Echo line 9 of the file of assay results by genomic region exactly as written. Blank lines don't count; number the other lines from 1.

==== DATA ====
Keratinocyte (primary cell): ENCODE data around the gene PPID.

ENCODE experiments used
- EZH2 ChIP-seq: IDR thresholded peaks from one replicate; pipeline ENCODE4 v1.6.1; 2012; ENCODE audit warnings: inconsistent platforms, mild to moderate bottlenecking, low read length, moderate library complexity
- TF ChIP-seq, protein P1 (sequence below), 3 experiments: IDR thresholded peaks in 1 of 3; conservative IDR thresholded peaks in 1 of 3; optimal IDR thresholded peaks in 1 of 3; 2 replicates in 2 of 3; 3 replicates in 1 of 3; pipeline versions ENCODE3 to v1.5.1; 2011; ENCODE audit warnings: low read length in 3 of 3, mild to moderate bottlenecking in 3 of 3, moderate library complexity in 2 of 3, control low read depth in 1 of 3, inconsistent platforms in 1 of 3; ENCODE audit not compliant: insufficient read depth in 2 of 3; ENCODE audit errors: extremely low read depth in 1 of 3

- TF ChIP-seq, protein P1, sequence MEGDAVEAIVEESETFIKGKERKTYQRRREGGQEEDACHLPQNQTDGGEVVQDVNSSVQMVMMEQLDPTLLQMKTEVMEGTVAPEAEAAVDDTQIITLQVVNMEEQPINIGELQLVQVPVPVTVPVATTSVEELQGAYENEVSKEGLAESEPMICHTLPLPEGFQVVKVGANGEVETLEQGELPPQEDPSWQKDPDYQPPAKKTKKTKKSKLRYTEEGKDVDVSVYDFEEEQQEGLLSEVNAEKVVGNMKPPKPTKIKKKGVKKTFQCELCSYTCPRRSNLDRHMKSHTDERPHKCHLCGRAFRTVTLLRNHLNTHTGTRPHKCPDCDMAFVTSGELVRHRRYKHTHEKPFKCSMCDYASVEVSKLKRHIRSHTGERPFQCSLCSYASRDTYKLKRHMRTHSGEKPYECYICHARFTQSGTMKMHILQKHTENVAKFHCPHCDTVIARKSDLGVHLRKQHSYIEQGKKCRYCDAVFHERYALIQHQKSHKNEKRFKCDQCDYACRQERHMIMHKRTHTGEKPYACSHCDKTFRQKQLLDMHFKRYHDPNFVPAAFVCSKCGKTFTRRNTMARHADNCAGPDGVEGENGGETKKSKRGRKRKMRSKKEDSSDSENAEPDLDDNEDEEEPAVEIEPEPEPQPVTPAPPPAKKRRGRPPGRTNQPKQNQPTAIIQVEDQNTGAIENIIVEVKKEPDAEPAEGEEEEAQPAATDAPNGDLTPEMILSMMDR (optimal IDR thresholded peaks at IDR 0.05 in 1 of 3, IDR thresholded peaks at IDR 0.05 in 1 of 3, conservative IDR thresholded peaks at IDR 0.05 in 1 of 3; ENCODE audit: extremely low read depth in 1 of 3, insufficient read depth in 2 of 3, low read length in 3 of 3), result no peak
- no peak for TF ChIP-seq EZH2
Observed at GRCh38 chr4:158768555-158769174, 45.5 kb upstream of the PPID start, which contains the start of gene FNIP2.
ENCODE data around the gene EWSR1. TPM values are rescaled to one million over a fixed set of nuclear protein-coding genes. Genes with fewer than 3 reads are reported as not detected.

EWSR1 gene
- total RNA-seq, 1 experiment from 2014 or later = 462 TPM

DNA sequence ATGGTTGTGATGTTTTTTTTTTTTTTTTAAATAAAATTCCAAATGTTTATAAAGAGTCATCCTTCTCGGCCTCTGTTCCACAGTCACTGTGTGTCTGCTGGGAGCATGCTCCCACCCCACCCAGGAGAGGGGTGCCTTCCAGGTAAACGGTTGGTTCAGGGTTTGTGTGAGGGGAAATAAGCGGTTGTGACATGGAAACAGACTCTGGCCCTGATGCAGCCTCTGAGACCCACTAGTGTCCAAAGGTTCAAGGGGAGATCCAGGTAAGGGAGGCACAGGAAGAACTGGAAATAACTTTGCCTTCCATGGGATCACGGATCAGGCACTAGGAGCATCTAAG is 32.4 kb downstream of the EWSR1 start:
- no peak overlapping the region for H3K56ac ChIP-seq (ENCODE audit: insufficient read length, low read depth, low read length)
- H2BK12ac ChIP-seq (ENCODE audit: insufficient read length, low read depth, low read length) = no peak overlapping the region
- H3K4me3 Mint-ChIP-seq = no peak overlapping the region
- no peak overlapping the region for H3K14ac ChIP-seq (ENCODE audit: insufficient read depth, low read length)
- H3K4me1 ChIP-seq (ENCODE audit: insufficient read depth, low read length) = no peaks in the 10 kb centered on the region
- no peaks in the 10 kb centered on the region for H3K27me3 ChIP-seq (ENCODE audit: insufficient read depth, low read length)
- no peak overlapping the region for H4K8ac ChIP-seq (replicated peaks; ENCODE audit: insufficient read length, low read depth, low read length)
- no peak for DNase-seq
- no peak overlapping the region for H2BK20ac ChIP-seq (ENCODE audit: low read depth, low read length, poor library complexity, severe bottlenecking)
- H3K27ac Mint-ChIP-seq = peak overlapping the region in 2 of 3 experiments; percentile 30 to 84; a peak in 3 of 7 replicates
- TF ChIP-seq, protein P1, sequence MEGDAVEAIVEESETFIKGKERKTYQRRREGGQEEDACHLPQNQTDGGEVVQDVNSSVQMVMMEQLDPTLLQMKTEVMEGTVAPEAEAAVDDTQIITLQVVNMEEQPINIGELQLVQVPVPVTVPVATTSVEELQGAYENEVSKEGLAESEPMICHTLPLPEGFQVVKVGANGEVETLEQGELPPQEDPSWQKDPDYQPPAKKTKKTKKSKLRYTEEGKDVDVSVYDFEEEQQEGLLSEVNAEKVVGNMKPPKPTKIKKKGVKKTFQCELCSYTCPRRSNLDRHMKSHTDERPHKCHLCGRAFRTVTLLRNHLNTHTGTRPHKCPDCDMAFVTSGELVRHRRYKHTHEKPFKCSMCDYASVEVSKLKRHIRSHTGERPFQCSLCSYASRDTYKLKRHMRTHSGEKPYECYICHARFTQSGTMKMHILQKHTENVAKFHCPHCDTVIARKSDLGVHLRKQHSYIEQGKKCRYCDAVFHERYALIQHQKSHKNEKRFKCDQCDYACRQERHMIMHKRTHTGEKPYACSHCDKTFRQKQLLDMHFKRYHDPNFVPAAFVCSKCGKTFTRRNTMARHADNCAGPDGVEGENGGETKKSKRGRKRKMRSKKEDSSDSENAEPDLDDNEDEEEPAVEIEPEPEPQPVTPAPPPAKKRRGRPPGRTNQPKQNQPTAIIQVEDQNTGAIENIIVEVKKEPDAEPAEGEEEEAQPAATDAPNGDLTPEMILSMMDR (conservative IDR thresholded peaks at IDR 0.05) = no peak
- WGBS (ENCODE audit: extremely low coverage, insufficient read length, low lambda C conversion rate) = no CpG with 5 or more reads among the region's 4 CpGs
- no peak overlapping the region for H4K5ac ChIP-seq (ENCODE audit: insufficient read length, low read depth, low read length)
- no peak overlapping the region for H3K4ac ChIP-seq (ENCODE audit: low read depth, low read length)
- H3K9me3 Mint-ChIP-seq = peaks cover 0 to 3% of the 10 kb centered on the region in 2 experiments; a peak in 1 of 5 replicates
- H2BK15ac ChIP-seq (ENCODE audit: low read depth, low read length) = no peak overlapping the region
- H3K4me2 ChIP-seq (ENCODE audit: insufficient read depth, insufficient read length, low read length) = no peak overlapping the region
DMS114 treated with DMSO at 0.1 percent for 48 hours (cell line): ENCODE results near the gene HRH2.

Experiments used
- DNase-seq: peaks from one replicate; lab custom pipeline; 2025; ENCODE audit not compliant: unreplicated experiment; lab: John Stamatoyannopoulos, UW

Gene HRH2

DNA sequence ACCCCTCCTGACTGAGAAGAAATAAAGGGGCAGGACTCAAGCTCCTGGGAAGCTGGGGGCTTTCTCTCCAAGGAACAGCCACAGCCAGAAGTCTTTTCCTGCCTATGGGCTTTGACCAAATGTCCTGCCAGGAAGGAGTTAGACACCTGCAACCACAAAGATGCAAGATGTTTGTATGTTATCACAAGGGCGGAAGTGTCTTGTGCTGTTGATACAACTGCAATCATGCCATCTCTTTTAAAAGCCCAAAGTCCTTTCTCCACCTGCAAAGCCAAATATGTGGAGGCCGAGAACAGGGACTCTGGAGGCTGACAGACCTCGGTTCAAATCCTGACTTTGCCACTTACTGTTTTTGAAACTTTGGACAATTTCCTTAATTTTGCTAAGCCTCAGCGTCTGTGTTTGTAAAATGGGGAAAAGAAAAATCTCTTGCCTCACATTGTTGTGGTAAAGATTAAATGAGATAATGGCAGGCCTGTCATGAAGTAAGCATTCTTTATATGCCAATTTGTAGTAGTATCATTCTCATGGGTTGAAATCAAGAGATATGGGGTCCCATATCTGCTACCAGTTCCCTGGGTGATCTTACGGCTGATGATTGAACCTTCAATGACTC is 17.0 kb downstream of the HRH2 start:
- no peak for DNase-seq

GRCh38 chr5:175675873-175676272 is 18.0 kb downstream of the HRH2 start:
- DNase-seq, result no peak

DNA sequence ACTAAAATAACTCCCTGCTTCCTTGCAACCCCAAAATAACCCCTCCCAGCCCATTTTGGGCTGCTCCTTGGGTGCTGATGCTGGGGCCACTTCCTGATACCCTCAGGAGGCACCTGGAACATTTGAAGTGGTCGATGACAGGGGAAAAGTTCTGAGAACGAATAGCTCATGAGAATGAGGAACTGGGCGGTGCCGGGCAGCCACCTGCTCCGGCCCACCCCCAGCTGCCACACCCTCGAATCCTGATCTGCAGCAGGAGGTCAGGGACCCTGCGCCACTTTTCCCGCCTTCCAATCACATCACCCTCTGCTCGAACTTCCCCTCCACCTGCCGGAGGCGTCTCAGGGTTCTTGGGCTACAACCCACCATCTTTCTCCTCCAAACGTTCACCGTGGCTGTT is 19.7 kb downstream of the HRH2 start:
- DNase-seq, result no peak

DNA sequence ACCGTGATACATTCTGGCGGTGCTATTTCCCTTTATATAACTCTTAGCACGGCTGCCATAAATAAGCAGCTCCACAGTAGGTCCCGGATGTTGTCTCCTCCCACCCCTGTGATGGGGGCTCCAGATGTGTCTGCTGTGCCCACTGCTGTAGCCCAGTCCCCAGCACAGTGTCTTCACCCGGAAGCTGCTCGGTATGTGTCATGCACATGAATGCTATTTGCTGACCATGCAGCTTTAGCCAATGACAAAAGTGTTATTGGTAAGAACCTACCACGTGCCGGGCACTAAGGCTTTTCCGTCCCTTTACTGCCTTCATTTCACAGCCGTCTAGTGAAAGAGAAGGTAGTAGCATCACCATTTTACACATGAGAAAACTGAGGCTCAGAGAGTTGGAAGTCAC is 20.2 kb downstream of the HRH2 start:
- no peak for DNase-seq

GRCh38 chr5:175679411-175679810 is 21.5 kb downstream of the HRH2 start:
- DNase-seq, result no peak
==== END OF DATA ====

EWSR1 gene